The Wonder of Belief

My children still believe in Santa, the Tooth Fairy, and the Easter Bunny. They are 6 and 8. Madeleine really is old enough and smart enough to be suspicious. If she is, she hasn’t let on. In fact, a few months ago Ephraim lost a tooth and wanted to borrow Madeleine’s little tooth box to keep his tooth in for the the Tooth Fairy. Madeleine was scared to death that the Tooth Fairy would keep the box and not return it. She even wrote a note to the Tooth Fairy asking her to leave the box. This is Madeleine. She is incredibly smart. Steven and I have to watch what we talk about around her because stuff is not over her head anymore. She picks up on everything.

But she still believes in Santa and the Tooth Fairy.

Last night we were talking about visiting Santa. This weekend they are planning on going with my mom to her church for a children’s Christmas breakfast and photo op with Santa. Because there is a possibility of bad weather this weekend, those plans are up in the air. But Saturday morning there is also a breakfast with Santa at their school. Last night I told them, “If you don’t get to go to Mimi’s church to see Santa, we can try to go to school to see him.”

Ephraim’s eyes got wide. “Those are fake Santas!” he exclaimed! “Because he can’t be two places at the same time!” There it is, I thought. The appearance of disbelief. But it wasn’t, actually. Ephraim still believes in the real Santa, and he knows that there are dress-up Santas that help the real Santa during the Christmas season. It wasn’t disbelief. It was just disappointment.

My kids have been asking about Elf on the Shelf. Several of their friends have one, and they really want one. I wanted to know what they really believed about the Elf, so I feigned ignorance.

“What is the purpose of the Elf on the Shelf?” They talked about how he watches you to make sure you’re not naughty and every night he does something different and you have to find him in the morning.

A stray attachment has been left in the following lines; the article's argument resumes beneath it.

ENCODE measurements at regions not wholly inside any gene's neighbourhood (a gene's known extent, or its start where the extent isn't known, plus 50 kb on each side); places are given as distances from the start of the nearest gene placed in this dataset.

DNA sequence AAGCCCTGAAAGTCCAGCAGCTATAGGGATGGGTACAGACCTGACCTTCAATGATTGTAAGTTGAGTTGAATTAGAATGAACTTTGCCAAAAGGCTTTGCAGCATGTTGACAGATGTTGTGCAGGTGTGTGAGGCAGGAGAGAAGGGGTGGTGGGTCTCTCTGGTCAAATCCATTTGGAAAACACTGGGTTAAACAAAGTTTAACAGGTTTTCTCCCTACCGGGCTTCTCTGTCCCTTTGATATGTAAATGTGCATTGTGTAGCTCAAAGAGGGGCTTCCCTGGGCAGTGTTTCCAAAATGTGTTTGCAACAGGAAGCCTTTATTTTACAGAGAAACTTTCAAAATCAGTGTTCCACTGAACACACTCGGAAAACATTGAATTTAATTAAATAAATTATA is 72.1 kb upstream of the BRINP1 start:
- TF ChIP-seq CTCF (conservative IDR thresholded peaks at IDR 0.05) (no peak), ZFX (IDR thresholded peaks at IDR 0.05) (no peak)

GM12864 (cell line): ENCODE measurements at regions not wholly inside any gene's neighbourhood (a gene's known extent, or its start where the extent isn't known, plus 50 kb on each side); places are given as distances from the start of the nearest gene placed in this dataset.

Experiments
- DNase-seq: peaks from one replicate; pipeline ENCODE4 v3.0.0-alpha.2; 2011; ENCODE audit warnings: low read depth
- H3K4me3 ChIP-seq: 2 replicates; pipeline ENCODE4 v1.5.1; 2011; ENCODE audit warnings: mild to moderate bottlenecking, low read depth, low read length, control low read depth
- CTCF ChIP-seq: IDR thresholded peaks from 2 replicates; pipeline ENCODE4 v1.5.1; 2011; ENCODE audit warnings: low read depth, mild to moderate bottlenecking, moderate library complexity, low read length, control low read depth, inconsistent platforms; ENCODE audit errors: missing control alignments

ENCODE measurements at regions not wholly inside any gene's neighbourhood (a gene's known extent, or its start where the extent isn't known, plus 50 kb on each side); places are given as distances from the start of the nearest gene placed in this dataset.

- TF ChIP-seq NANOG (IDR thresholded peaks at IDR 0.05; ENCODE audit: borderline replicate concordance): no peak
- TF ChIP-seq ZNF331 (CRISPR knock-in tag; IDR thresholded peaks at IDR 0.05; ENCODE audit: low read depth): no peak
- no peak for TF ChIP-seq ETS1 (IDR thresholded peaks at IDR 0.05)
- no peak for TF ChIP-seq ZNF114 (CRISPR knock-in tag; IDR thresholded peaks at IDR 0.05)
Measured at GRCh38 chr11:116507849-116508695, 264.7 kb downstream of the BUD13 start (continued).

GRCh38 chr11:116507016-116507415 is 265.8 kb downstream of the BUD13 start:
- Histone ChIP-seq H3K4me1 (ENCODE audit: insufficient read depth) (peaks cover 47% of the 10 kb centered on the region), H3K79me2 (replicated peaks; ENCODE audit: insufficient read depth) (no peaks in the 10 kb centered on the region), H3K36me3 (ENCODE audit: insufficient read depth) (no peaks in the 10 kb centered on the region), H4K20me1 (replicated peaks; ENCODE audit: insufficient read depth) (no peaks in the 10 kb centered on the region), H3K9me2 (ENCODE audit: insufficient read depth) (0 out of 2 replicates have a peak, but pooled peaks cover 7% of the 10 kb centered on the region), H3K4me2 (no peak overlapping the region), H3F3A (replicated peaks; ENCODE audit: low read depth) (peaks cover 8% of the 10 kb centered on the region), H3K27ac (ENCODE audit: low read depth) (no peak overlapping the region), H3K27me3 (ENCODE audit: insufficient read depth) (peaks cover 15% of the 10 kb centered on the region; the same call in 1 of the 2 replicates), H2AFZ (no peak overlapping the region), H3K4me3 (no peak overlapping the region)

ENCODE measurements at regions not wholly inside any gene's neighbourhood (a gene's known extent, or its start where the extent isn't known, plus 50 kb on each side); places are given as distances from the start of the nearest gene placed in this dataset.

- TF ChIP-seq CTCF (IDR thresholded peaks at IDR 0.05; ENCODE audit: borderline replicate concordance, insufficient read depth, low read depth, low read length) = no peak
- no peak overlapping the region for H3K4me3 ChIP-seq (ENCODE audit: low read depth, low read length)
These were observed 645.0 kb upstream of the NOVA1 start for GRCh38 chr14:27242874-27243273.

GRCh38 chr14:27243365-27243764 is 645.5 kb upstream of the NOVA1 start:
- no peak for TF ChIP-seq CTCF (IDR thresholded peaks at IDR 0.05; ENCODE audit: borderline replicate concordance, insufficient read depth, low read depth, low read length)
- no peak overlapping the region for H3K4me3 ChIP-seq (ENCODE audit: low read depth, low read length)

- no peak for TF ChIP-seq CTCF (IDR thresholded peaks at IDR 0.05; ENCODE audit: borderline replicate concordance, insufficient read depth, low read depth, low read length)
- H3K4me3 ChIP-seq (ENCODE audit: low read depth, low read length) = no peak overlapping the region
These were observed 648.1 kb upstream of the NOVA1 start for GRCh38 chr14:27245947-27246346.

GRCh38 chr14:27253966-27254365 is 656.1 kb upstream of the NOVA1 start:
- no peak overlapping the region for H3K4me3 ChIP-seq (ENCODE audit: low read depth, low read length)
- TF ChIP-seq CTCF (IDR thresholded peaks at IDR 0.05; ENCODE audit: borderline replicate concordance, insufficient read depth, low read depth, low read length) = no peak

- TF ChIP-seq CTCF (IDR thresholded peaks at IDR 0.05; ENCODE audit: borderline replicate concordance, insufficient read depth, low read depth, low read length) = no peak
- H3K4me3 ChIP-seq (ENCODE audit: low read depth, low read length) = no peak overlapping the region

“So he’s an Elf from the North pole and he tells Santa how good you’ve been?” They nodded.

“How do you get an Elf on the Shelf?” I asked. Madeleine said, “Well, my friend said you could just buy one at Barnes and Noble.”

I said, “So, you can buy this elf. And he really talks to Santa about you. An elf that you’ve bought.”

They both nodded enthusiastically. Despite the very obvious idea that a toy that you buy is probably not a real North Pole Elf, my children believe.

My children believe, even when it doesn’t always make sense. Even when they are aware of the inconsistencies. Even when they can make logical connections. Even when it turns out the person they thought was the real Santa isn’t, they still believe in Santa.

It often seems that there is this line between belief and intelligence that cannot be crossed. If you believe in something that cannot be proven, you can’t be intelligent. If you are intelligent, you can’t have a belief in the unbelievable.

I want that line to disappear.

I don’t know how. I don’t know the answer to this struggle. But I want to be able to say: I believe and I can’t explain it. I admit it doesn’t all make sense. I agree with the logic and the impossibility and the paradoxes. But I still believe in something big and magical and life-giving. 

In about an hour, my children will come downstairs and check their stockings. Today is St. Nicholas day, and St. Nick – or Santa Claus –  came last night and left gold coins and gifts in their stockings. He will come again on Christmas Eve. I will watch them with a bittersweet heart, wondering if I am right to teach them this faith, or if I shouldn’t be encouraging them to believe in things that don’t always make sense. I will watch them and be amazed. I will watch them with wonder. Because their faith in all things unexplainable is strong and resilient.


  1. Nina says:

    I want that line to disappear too. Faith is for sure beyond explanation and “reason.” But it doesn’t make it not “real.” I know you agree!

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